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Sennelier keeps a watchful eye on the pigments selected for its lines of extra-fine oils, oil sticks, watercolors, soft pastels, and oil pastels. These same pure pigments are now available to artists wishing to master the preparation of their own colors.
Color Swatches created using loose powder and were applied on 4" diameter × ½" deep dish of plastic material.
cobalt potassium nitrite
K3[Co(NO2)6] • H2O or CoK3N6O12
Cobalt Yellow is an expensive, transparent, very pure yellow with only fair hiding power. It is reliable in watercolor and makes particularly good tints. However, it must be carefully manufactured in oil form, or it can brown. Cobalt Yellow is known for good mixing quality with all other pigments, and it is useful in glazes and for tinting.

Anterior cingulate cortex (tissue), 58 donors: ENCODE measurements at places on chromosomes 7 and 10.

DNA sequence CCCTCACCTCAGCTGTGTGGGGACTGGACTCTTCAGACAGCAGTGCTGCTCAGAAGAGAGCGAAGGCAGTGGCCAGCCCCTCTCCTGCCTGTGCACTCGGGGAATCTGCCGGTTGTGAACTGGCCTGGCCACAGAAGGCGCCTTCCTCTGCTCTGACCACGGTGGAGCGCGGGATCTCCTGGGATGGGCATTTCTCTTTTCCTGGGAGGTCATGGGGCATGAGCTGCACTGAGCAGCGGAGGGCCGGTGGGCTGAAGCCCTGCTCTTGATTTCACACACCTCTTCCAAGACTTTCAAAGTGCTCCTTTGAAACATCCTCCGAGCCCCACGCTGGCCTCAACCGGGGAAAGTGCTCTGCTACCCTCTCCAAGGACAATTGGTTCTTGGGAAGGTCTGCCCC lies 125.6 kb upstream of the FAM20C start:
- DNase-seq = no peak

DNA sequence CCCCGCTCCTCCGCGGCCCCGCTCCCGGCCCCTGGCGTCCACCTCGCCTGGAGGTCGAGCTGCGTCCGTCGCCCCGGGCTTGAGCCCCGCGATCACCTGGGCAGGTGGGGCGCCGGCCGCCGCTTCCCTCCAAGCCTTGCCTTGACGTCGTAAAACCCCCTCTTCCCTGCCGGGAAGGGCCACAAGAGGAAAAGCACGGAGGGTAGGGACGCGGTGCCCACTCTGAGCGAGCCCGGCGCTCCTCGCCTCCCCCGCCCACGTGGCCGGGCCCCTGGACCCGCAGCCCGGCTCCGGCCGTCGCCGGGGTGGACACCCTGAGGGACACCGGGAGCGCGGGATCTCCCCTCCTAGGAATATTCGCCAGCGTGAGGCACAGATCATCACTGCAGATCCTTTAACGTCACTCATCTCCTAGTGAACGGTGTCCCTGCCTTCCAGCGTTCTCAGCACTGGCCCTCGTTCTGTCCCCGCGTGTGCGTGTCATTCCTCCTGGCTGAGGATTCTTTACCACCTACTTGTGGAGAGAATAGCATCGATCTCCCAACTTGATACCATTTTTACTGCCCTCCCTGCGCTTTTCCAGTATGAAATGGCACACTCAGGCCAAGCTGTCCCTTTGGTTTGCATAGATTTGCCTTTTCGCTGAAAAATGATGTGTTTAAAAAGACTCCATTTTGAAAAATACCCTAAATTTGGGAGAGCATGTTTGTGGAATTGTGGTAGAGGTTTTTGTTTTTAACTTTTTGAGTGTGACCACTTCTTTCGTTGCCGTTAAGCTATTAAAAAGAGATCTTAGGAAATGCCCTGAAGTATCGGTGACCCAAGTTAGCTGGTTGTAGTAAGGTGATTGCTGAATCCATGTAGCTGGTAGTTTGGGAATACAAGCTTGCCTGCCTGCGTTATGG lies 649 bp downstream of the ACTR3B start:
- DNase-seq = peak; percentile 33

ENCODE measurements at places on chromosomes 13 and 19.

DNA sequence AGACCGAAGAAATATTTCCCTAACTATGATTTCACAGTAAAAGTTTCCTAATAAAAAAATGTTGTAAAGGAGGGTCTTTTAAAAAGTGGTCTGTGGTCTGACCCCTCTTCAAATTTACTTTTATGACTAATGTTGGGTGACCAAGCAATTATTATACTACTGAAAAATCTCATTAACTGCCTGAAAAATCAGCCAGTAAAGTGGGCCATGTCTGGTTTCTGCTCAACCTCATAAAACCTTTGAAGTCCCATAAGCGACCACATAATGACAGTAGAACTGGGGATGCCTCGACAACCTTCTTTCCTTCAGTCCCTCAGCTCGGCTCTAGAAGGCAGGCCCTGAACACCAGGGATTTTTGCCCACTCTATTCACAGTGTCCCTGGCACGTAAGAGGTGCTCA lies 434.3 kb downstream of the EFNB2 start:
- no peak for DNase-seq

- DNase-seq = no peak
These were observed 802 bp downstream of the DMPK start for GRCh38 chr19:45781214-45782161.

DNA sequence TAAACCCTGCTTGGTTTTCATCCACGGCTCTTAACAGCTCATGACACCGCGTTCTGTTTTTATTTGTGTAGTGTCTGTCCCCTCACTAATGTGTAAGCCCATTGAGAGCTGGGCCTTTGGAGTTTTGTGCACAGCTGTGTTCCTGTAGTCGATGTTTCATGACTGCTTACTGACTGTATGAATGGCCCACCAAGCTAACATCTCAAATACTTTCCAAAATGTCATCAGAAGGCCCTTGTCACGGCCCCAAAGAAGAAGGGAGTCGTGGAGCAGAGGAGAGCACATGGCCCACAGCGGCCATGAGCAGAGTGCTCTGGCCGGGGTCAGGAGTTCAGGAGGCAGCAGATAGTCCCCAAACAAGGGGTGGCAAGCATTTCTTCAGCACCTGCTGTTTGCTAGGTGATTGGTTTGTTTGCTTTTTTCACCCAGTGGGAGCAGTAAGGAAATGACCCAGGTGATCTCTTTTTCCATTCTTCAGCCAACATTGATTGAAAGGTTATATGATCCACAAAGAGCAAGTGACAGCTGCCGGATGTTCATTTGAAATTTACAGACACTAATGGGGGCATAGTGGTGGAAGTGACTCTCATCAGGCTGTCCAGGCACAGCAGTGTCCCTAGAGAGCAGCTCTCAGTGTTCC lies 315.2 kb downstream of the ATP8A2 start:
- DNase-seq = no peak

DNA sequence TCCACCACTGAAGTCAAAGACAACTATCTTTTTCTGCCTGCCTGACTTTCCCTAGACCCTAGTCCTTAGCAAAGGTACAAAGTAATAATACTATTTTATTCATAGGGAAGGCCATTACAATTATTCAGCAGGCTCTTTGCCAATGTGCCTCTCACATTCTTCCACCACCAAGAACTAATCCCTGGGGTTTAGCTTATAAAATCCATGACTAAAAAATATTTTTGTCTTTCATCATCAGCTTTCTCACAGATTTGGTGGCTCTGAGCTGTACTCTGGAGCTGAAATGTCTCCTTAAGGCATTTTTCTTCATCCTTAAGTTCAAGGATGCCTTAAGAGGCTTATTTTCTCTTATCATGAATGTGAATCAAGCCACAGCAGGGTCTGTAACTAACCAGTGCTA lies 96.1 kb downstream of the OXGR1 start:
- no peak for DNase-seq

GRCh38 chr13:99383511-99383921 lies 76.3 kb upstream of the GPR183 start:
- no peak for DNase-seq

Cobalt Yellow has good permanence and lightfastness, and it can withstand strong sunlight.
Cobalt Yellow is highly toxic by inhalation or ingestion. The ingestion of this pigment has caused cyanosis (low oxygen levels in the blood) due to methemoglobinemia.
Cobalt comes from the Middle High German word kobolt, an underground goblin, because miners thought cobalt harmed silver ores. The discovery of the potassium and cobalt compound used to make Cobalt Yellow is credited to N.W. Fischer in Breslau in 1848. It was not introduced as an artists’ pigment until 4 years later, by Saint-Evre in Paris. During the previous century, it was considered the only color that could reasonably replace Indian Yellow.
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